Optometric Management Tip # 37   -   Wednesday, October 02, 2002
Asking for money

Do you ever feel like your accounts receivable is too high? Does your staff complain that patients do not understand their vision plans? Do you often find yourself transferring a balance back to the patient because their insurance did not pay? I have had all these problems at times in my practice, and the best thing I ever did to control it was to change what my staff tells people over the phone – when they call to make an appointment.

I believe you can set your policies on billing and insurance participation to whatever you like, and it will work out fine as long as you tell patients in advance what is expected of them. Further, I think patients want to know what the fees will be and when they will be expected to pay – and they have a right to know! By taking the mystery out of fees and payments, my practice appears more patient friendly and has taken better control of our collections.

My motto for collections is… never ask for money without telling the person in advance that you are going to ask for it. My staff asks patients over the phone if they intend to use any insurance plan for their upcoming appointment. After hearing the answer, we state our exact exam fee, explain our participation with that plan, and let the patient know if the fee will be payable at the time of the visit. We do not want someone standing at the front desk after the exam, expecting to have the fee covered by an insurance plan that we don’t accept. Nor do we want someone to assume we will send them a bill.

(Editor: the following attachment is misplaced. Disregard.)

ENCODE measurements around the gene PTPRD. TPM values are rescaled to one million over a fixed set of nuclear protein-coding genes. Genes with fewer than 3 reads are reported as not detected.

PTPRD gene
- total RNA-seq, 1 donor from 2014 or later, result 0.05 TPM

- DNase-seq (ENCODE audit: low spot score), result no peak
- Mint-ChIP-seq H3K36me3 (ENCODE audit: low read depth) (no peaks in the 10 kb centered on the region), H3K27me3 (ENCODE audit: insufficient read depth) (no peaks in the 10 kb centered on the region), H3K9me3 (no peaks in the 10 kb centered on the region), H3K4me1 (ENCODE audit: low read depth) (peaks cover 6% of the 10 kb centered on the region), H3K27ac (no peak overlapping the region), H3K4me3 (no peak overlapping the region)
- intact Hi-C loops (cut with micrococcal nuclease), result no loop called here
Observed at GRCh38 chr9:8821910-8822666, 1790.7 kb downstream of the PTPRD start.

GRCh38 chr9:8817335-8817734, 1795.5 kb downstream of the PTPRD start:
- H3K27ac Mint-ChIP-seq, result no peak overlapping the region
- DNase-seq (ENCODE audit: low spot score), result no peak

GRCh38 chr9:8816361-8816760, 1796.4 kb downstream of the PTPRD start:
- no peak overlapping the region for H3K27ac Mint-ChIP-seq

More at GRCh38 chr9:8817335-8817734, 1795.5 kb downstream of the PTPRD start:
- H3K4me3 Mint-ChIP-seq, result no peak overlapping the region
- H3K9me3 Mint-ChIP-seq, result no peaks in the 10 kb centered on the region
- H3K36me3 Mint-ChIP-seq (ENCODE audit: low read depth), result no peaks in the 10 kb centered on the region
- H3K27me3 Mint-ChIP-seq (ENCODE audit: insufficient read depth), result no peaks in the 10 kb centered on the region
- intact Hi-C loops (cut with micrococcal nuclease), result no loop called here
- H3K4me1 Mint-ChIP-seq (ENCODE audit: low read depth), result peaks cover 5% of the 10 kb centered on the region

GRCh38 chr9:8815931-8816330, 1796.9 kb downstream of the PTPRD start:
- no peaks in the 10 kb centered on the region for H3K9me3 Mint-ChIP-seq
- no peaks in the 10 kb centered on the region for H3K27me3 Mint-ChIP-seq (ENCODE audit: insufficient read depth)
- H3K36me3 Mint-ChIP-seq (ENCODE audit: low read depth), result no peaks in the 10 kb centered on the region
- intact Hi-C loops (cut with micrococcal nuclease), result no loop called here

I know that the preferred strategy for years was to not quote a fee over the phone – at all. Or to evade the question by saying it depends on what tests are needed. Or perhaps quote a range of fees. I suppose the thought was that potential patients might not like the fee, and might balk at making an appointment. In truth, I would rather have them balk then take my time and not be prepared to pay. I have not found it difficult at all to set one standard comprehensive exam fee, which applies to almost all new and yearly visits. Interim follow-up visits and other special testing can be quoted in the office in person, since they follow the comprehensive exam.

If the patient orders glasses or contacts after an exam, we explain these charges and what is covered by insurance and what is not. We always explain that we need a 50% deposit to place the order, and that the balance is due at dispensing. There are no surprises because we do this 100% of the time. My staff is instructed to never come to the doctor with special requests for payment plans. We simply don’t do it and the staff knows this so well that there would be of no point to ask. We do accept major credit cards.

Patients don’t take offense that we tell them what the fee is and when it will be due. They seem to appreciate it. They know our services cost something and they expect to pay it. Talking about fees has become such second nature to my staff that it feels perfectly natural. In-office collections are never a confrontation or an embarrassment - if you do the work on the front end.

Best wishes for continued success,

Neil B. Gailmard, OD, MBA, FAAO
Chief Optometric Editor, Optometric Management